Monday, April 26, 2010

To break or not to break (the Lipitor 10 mg pills), that is the question -- What do you say now Pfizer PR department when the New York Times calls you for your opinion on this? Stonewall, er, pillwall the Times, too? LOL....

1. My cardio doc in midwest USA friend tells me:

''Dear Danny ,
I am now really relieved that I didn't give my patients the wrong
instructions re Lipitor. I did occasionally instruct my patients to
split lipid-lowering pills.
You see, when I lower the dosage, I just
don't see why we should waste the pills with higher strength, like,
"Here is a new prescription for pills of half of the dose. Throw away
those higher dose pills."
I just don't see how should we waist
expensive pills like that. Let's see what Pfizer tells you."

2. second opinion says: MONEY IS A HUGE CONCERN. Perhaps not for Lipitor because it's
generic now. But if more people were concerned about saving in more
places in years past.......well, you know where that is going. Health
care is hardly even about health care anymore. It's big business gone
bad. John Q. pinches pennies while statin makers, et al haul in the
big bucks or a naturally occuring substance.

It's all about money for the Pharm companies. Why do you think they
are pushing combination products so hard? And pushing for every man,
woman and child to take statin drugs not matter their health history
or risks? Statin are a huge money maker for them and they don't want
one penny of it taken away by someone trying to save a few bucks.

It is sad indeed if this is about money at the cost of truth. ***I
applaud dan bloom for asking good qusetions of Pfzier and encourage
him to investigate fully. Just turn down the volume on the hyperbole
a little.

3. Some pills have special coatings or time-release formulations that
would make splitting them dangerous. Cutting such a tablet would make
its absorption unpredictable.

This is not the case with Lipitor, however. Researchers at Veterans
Affairs and Kaiser Permanente in California determined that splitting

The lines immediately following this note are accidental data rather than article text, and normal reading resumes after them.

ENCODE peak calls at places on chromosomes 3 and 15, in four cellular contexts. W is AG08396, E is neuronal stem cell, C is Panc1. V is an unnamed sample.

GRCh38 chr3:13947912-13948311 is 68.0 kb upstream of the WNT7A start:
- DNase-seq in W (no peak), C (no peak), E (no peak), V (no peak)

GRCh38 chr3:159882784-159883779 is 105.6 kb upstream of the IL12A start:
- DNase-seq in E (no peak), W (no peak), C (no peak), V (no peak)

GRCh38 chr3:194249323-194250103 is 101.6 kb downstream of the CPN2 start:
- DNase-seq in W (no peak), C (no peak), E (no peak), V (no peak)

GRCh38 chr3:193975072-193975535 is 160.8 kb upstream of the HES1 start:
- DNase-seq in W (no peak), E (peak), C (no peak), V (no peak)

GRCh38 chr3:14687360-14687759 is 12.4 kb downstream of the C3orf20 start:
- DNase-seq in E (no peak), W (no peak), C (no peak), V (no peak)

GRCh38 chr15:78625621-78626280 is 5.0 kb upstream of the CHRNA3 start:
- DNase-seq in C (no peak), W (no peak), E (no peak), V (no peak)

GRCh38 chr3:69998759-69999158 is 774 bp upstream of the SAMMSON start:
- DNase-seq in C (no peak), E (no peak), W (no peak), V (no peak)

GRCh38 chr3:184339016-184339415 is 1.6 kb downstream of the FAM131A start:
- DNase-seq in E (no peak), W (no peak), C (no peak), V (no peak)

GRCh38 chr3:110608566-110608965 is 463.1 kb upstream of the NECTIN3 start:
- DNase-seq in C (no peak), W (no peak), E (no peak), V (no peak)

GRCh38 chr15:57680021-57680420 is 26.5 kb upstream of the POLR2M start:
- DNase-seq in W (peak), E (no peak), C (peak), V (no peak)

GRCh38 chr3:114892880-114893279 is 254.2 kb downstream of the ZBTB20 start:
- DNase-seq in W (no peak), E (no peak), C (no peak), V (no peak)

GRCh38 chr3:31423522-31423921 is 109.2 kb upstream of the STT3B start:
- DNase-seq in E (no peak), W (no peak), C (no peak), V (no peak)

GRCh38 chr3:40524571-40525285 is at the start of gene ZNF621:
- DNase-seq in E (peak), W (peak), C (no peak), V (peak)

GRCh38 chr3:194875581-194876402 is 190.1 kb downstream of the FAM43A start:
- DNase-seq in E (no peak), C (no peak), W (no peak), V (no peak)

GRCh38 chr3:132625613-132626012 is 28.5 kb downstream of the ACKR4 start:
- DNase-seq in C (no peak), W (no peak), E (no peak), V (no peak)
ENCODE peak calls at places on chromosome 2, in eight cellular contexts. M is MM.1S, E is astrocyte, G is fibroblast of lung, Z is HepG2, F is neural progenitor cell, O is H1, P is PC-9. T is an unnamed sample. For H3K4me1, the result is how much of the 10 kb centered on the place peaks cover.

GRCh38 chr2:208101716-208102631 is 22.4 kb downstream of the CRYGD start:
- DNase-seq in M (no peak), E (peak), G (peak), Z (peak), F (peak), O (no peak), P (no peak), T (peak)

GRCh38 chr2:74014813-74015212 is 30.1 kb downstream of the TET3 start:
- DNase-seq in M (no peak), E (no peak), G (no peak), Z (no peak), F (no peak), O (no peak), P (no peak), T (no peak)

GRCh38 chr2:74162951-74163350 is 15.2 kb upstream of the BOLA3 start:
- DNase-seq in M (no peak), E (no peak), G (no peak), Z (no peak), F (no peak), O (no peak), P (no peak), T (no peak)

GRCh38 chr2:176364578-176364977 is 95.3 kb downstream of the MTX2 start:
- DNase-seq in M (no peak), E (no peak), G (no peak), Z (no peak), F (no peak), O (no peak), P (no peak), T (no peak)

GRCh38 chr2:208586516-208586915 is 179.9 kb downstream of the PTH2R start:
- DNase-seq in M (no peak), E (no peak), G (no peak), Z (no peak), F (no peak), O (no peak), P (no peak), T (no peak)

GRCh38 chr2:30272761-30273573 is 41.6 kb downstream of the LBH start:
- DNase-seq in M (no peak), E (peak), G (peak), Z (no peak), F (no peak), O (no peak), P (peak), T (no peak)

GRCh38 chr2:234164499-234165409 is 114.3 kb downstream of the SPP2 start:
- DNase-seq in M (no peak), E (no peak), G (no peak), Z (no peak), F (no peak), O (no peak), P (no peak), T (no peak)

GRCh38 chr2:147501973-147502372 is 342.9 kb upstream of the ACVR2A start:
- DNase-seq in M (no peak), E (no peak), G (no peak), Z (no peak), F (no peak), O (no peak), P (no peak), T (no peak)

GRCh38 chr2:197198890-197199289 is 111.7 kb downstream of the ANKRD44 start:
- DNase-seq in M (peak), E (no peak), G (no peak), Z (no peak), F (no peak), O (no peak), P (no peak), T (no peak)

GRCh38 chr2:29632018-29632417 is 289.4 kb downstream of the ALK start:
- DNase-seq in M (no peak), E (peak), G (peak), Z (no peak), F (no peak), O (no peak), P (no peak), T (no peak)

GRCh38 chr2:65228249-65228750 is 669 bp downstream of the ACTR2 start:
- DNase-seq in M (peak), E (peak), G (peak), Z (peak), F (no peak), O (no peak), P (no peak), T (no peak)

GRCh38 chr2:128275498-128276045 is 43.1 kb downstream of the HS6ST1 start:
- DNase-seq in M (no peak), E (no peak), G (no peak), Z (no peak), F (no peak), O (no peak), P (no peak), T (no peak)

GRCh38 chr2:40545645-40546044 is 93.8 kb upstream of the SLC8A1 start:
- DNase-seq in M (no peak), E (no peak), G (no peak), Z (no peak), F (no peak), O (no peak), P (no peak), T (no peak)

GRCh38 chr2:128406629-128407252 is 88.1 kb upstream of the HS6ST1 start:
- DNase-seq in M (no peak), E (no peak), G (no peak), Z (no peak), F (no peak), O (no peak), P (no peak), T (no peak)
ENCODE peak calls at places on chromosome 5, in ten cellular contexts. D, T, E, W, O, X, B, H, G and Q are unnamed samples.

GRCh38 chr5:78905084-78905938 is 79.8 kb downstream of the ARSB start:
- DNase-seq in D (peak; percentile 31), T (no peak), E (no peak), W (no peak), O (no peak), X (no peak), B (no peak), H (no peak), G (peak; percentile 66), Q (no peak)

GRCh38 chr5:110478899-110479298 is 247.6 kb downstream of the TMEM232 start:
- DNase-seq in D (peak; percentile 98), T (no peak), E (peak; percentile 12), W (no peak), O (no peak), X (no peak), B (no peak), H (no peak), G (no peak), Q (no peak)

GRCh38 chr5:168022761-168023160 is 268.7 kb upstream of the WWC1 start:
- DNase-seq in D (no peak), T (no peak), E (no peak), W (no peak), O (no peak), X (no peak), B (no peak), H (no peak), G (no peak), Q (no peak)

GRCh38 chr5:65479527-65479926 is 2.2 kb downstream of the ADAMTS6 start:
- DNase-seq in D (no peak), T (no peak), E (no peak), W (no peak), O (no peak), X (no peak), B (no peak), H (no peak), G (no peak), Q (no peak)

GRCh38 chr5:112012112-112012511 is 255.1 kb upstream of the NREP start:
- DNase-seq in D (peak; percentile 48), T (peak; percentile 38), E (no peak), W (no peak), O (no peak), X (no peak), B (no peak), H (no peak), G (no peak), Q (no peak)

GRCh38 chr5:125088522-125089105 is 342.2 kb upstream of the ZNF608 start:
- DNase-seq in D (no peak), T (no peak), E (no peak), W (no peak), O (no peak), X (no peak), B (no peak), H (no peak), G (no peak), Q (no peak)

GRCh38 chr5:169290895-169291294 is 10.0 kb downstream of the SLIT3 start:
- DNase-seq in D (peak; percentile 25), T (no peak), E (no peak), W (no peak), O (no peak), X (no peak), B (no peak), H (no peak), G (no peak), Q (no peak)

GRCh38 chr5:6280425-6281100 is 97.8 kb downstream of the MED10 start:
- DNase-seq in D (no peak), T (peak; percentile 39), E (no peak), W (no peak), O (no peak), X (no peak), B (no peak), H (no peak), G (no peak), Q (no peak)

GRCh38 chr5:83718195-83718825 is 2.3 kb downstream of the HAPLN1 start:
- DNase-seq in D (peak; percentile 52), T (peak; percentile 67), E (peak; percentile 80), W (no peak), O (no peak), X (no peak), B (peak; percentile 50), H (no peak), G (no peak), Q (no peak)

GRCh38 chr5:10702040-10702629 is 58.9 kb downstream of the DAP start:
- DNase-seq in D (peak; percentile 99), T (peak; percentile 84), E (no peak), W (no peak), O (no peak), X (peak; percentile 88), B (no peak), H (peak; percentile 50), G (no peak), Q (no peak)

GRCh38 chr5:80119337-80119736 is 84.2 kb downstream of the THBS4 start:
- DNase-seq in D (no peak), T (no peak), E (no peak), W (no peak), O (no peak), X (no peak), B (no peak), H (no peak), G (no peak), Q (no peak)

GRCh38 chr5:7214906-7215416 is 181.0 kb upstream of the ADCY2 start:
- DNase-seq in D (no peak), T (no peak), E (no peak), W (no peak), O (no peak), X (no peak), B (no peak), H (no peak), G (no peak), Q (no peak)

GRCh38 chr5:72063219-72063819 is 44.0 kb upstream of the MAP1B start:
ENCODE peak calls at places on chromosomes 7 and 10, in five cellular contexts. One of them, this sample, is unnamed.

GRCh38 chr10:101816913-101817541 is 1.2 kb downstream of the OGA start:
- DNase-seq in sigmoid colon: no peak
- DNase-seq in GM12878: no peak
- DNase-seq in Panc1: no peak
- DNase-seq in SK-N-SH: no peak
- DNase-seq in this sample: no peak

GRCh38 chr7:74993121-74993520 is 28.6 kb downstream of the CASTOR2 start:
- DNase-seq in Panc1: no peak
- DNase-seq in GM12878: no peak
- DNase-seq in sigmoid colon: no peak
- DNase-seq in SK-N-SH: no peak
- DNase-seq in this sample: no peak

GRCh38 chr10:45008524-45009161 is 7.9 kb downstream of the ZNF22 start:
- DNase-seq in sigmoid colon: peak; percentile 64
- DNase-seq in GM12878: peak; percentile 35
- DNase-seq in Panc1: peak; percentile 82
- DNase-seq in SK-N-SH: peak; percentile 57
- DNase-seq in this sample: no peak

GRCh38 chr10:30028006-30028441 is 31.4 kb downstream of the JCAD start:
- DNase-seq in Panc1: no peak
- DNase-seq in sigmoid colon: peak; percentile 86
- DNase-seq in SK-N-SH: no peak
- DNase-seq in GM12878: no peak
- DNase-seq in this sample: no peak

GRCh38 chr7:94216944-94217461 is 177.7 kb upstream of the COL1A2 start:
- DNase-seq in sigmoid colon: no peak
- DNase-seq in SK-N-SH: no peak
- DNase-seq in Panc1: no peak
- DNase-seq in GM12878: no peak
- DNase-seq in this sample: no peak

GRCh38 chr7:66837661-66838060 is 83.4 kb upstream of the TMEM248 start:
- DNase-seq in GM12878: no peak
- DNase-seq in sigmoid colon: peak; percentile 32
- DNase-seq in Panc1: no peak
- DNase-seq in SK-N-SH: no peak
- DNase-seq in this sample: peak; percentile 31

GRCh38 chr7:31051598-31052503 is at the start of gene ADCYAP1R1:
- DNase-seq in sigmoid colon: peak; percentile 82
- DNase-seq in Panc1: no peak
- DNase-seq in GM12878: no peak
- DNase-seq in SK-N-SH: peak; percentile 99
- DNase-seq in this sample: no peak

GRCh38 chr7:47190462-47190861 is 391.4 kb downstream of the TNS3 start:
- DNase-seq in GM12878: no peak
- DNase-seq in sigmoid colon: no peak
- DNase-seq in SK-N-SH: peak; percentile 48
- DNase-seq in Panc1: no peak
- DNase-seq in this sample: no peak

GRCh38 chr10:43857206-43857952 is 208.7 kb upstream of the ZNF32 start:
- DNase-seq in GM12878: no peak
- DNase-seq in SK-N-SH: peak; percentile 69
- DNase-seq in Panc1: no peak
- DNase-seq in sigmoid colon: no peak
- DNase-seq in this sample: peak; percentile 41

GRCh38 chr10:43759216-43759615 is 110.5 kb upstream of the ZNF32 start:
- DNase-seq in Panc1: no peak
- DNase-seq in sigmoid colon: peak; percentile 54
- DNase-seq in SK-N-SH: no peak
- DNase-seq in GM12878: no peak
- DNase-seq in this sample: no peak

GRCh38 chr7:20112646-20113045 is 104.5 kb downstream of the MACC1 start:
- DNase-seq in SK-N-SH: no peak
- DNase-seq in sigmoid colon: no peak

atorvastatin (Lipitor), lovastatin (Mevacor) and simvastatin (Zocor)
was an effective way to lower costs without compromising cholesterol
control. The study was published in the Journal of Managed Care
Pharmacy (November/December 2002).

In any case, you should get clear instructions from your doctor.

4. A book I have from my Doctors surgery states that cholesterol is
made in the liver when we sleep. I have also seen reports stating that
the more a person sleeps, the higher their cholesterol and the lower
their good cholesterol. A study also showed how sleep devravation over
a 5 day period reduced cholesterol levels. So, if we spit a statin
pill, will it have the same desired effect?
Everyone I know takes
their statin in the evening, so I assume there is a reason for this
backed up by research?

5. Here's another one that answers specific FAQ's about tablet splitting.

It would appear Big Pharma is rebelling against profit loss by
advertising against pill splitting.
Profit drives everything in
pharmaceuticals. Sorry to disappoint you danbloom.


6 . Have you asked a pharmacist? I trust them because they specialize
in the chemistry of the medications. The doctors just prescribe them
with the knowledge that this pill goes for that disease.

Some pills (and definitely capsules) have a protective coating on them
so they dissolve in the proper part of the digestive system. If they
dissolve too early, you may experience unpleasant side effects. Some
are made to trickle into the system over a long period and they
shouldn't be cut and damaged. My Diltiazem is a pill in a capsule so I
should not remove it.

Try asking your pharmacist to see if your particular form of Lipitor can be cut.

1 comment:

Anonymous said...

the ad was in the FEB. issue of the Smithsonian magazine, page 89-90